Cosmology Intelligent Design

Jonathan Bartlett on what’s wrong with claims that we live in a sim universe

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They don’t add up:

Bartlett: I can make a model of atoms moving around, but it actually requires entire computers, which are all made of trillions of atoms, to make that simulation.

Even if you could make a perfect simulation of reality, it would have to be a smaller reality than what you’re simulating it with.

News, “Jonathan Bartlett on why we do not live in a simulated universe” at Mind Matters News

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8 Replies to “Jonathan Bartlett on what’s wrong with claims that we live in a sim universe

  1. 1
    Eugene says:

    “even if you could make a perfect simulation of reality, it would have to be a smaller reality than what you’re simulating it with”.

    Ok, sure. Then whoever is simulating our world has a bigger “reality” (and most certainly a lot higher IQ too). So what? How is this an argument against simulation in general?

  2. 2

    It’s like he’s never heard of procedural generation algorithms. Perhaps he doesn’t realize there are video and virtual reality games that have no “borders” or content limitations?

  3. 3

    I mean, this statement is so bad on so many levels. Does he not realize that what he calls “reality” is itself necessarily an experiential sumulation generated by the brain/mind? Even if we assume that the information used to “trigger” our experiential mental simulation comes from a larger “outside” reservoir, so what? All that information is doing is telling the brain/mind what to generate; the capacity to generate still must lie entirely in the brain/mind. IOW, the “hard drive” space still has to have the simulation information already on it, and the processing capacity, or else it wouldn’t be able to generate the experience.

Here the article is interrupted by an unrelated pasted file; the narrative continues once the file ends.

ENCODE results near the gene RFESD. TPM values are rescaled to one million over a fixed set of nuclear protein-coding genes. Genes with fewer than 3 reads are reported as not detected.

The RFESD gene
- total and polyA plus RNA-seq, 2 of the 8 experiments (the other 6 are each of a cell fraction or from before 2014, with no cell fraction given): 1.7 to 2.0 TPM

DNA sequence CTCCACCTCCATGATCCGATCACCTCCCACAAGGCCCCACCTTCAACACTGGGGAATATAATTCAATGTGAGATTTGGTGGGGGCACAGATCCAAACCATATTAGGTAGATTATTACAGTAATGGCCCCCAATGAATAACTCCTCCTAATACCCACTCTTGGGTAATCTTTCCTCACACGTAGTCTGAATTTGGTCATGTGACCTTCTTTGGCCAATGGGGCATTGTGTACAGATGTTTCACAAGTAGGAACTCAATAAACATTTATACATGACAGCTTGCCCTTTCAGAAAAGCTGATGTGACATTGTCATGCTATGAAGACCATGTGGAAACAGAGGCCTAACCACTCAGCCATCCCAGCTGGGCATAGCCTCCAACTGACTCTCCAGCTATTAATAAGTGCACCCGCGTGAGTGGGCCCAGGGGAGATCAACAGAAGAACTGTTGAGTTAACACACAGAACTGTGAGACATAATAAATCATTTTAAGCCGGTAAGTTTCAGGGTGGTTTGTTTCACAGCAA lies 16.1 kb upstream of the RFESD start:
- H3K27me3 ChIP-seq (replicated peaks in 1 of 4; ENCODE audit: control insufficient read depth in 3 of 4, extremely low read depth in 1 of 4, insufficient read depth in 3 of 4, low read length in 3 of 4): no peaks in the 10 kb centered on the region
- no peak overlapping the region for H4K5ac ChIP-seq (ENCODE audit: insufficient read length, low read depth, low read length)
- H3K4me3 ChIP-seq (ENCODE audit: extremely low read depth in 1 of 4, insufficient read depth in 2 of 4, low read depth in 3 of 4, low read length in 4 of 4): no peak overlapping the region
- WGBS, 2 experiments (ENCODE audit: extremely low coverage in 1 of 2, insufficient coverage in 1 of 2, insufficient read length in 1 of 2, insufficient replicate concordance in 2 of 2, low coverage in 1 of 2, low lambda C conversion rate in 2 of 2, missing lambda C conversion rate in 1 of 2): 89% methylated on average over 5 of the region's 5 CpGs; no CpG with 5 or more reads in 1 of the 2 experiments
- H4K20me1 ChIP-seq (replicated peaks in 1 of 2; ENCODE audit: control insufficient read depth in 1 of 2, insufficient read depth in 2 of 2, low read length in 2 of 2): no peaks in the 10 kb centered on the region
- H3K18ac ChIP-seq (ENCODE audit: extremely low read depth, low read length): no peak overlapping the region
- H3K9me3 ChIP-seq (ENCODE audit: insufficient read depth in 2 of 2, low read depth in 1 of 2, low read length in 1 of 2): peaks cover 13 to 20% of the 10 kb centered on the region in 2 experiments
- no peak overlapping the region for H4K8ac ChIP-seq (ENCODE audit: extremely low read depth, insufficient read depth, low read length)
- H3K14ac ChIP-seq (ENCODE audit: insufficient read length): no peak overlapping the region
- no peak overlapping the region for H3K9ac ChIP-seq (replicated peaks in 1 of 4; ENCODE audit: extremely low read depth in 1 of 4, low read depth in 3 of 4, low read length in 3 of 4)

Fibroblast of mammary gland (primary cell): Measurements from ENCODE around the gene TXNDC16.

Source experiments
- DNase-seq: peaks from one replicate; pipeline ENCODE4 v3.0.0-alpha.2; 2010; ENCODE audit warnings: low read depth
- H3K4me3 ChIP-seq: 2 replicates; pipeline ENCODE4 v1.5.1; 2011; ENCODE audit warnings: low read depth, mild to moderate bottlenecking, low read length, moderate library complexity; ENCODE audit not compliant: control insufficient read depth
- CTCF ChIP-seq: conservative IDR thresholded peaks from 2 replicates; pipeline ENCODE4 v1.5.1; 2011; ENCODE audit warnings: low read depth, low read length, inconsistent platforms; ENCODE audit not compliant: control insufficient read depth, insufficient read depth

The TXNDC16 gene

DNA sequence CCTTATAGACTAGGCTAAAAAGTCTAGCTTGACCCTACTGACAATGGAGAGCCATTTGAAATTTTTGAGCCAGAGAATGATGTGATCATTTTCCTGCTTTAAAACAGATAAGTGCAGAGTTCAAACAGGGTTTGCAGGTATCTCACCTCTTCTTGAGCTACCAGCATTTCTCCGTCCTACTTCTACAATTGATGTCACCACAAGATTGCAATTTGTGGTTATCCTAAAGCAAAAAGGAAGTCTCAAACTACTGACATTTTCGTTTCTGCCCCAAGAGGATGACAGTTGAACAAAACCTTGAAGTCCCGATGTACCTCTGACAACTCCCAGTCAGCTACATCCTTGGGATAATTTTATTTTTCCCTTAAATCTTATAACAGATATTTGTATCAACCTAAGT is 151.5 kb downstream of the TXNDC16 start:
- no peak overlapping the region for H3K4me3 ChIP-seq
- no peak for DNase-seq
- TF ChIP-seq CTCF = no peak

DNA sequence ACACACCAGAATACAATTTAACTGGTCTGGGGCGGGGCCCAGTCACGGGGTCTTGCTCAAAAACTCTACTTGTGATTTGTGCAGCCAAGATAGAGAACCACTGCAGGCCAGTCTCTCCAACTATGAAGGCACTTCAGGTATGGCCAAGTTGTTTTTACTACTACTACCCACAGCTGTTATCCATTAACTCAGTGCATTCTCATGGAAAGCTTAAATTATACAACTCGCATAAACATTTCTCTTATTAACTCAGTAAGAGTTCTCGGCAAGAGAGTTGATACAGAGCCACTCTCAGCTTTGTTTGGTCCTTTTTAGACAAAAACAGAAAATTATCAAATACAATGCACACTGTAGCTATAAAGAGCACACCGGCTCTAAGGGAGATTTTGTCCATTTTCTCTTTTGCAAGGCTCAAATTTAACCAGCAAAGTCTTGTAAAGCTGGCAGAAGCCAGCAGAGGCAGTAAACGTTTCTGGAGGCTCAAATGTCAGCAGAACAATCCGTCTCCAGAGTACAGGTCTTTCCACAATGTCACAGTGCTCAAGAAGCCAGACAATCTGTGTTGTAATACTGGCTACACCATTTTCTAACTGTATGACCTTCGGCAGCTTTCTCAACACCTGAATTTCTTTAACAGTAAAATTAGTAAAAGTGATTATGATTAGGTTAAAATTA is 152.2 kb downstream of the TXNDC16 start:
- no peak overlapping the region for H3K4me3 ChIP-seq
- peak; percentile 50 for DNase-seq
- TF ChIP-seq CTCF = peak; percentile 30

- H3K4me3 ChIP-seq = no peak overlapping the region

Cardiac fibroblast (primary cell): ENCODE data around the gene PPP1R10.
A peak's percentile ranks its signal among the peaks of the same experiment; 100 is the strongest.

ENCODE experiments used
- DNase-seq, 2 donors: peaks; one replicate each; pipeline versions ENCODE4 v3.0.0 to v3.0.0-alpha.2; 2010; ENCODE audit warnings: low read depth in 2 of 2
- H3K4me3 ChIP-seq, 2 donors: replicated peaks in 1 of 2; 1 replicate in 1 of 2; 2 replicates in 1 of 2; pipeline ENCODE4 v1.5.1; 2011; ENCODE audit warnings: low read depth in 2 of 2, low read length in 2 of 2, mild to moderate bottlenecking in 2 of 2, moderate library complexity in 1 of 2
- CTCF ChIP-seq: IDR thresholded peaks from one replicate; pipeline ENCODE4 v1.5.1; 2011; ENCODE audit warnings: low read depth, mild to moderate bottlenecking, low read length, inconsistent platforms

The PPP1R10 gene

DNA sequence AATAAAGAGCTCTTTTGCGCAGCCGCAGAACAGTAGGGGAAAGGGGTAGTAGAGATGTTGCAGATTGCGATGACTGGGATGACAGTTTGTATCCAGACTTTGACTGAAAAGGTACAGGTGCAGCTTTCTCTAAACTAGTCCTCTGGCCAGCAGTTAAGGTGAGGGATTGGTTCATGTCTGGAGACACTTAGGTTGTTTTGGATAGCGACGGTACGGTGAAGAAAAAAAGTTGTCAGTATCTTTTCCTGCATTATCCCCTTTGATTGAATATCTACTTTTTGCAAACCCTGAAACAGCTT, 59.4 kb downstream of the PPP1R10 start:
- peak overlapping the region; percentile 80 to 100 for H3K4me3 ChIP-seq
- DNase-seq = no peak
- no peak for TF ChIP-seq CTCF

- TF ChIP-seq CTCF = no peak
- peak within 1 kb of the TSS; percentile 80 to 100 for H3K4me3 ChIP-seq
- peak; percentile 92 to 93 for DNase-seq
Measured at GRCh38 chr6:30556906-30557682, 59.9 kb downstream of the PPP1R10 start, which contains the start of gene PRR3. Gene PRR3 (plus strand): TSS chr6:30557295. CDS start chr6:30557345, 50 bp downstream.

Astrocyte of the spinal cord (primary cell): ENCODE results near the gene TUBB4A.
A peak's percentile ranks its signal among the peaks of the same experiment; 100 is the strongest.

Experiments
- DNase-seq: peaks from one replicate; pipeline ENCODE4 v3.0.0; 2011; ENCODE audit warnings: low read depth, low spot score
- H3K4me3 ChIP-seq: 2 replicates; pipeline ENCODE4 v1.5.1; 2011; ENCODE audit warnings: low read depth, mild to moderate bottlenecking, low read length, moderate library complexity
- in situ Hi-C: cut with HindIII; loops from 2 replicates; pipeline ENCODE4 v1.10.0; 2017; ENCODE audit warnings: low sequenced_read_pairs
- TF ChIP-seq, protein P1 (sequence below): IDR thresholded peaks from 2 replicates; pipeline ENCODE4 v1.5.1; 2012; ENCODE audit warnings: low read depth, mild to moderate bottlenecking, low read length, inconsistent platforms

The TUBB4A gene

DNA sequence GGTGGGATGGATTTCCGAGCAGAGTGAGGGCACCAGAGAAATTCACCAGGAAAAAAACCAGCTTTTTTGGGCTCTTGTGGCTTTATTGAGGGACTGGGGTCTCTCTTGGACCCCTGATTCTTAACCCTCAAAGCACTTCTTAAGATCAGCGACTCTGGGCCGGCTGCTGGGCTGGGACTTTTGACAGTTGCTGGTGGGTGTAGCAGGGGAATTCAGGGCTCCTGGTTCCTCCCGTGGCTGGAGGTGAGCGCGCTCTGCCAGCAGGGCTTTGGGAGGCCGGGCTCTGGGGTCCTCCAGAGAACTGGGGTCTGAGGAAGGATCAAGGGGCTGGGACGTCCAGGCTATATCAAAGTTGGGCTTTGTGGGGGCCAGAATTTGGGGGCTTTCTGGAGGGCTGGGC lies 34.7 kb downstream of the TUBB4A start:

He’s making no sense whatsoever.

  4. 4
    jcfrk101 says:

    I think that the sim argument is hard to nail down, because often those arguing for a sim reality change the definition of what they mean by “simulated”. If they mean that our reality is not the “ultimate reality” that there is a controlling or higher reality that is fine, that would be basic theism. If by simulation they mean “computed simulation”, there are a whole lot of things that do not compute, yet they still exist, or happened. The big bang, and human consciences are the 2 non-computable’s that come to mind. If we are simulated, these things cannot exist.

  5. 5
    polistra says:

    The argument works for digital computers simulating “worlds” that remain inside the display of the computer. But there are all sorts of other ways to simulate a reality within the mind of the perceiver. A few words or lines drawn on a piece of paper can expand to a massive “world” in the mind.

  6. 6
    Querius says:

    Eugene, WJM, and Polistra,
    Excellent points!

    Jcfrk101,
    If we exist or are linked to experiences in what quantum mechanics has been shown to be a purely mathematical reality based on wavefunction effects–collapses, interferences, tunneling, etc. and our consciousness is also not emergent from physics, then absolutely anything can happen or exist in this mathematical field or network.

    -Q

  7. 7
    Fasteddious says:

    This does seem overly simplistic and unimaginative. It would not take too many gigabytes and teraflops to simulate a realistic reality for one or a few people. That is what humans are trying to do with virtual reality, and they are getting better at it. No need to simulate atoms and every detail of the world. The effective data rate for human sense input to the brain is kilobytes per second if suitably coded, which should be easy enough to simulate once the models are accurate. Even the seeming huge bandwidth of sight is a mirage: just try reading something off screen while staring at the centre of the screen. All that needs simulating is whatever has the attention of the simulee at any particular microsecond.
    Similarly, not everyone in the world needs to be simulated in detail; only those in close relationship with the few. And there is no rule that the simulator’s time scale has to be the same as the simulee’s: it could take weeks of simulator time to simulate one second of our time. There are many other interesting possibilities too; see this for a few: https://thopid.blogspot.com/2019/01/

  8. 8
    EvilSnack says:

    I find it interesting when a person rejects theism of any stripe due to a “lack of evidence” but finds the idea that the world of our experience is a simulation—an idea that is bereft of evidence—to be an idea worthy of serious consideration.

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